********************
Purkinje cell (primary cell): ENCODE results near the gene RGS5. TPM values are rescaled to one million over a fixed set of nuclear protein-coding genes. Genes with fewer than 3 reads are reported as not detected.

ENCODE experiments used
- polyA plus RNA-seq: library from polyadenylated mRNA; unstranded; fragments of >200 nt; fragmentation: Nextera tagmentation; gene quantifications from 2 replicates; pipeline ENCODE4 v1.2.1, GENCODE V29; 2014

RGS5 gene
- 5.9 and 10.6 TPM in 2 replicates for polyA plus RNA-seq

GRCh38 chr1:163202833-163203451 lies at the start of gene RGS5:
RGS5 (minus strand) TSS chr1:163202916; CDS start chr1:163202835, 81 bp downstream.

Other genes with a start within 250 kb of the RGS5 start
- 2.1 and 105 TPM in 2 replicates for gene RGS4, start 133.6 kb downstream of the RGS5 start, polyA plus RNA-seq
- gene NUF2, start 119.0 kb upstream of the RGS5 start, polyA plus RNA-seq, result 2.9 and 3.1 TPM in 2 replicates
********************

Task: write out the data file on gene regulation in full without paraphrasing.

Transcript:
Purkinje cell (primary cell): ENCODE results near the gene RGS5. TPM values are rescaled to one million over a fixed set of nuclear protein-coding genes. Genes with fewer than 3 reads are reported as not detected.

ENCODE experiments used
- polyA plus RNA-seq: library from polyadenylated mRNA; unstranded; fragments of >200 nt; fragmentation: Nextera tagmentation; gene quantifications from 2 replicates; pipeline ENCODE4 v1.2.1, GENCODE V29; 2014

RGS5 gene
- 5.9 and 10.6 TPM in 2 replicates for polyA plus RNA-seq

GRCh38 chr1:163202833-163203451 lies at the start of gene RGS5:
RGS5 (minus strand) TSS chr1:163202916; CDS start chr1:163202835, 81 bp downstream.

Other genes with a start within 250 kb of the RGS5 start
- 2.1 and 105 TPM in 2 replicates for gene RGS4, start 133.6 kb downstream of the RGS5 start, polyA plus RNA-seq
- gene NUF2, start 119.0 kb upstream of the RGS5 start, polyA plus RNA-seq, result 2.9 and 3.1 TPM in 2 replicates